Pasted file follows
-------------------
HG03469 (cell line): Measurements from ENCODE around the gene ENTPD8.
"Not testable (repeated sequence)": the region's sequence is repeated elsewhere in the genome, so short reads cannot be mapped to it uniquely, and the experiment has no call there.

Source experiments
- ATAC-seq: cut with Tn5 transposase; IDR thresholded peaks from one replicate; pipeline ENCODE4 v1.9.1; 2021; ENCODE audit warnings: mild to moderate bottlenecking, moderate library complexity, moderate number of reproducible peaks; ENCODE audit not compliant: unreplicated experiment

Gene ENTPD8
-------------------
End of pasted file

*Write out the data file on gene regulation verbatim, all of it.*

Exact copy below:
HG03469 (cell line): Measurements from ENCODE around the gene ENTPD8.
"Not testable (repeated sequence)": the region's sequence is repeated elsewhere in the genome, so short reads cannot be mapped to it uniquely, and the experiment has no call there.

Source experiments
- ATAC-seq: cut with Tn5 transposase; IDR thresholded peaks from one replicate; pipeline ENCODE4 v1.9.1; 2021; ENCODE audit warnings: mild to moderate bottlenecking, moderate library complexity, moderate number of reproducible peaks; ENCODE audit not compliant: unreplicated experiment

Gene ENTPD8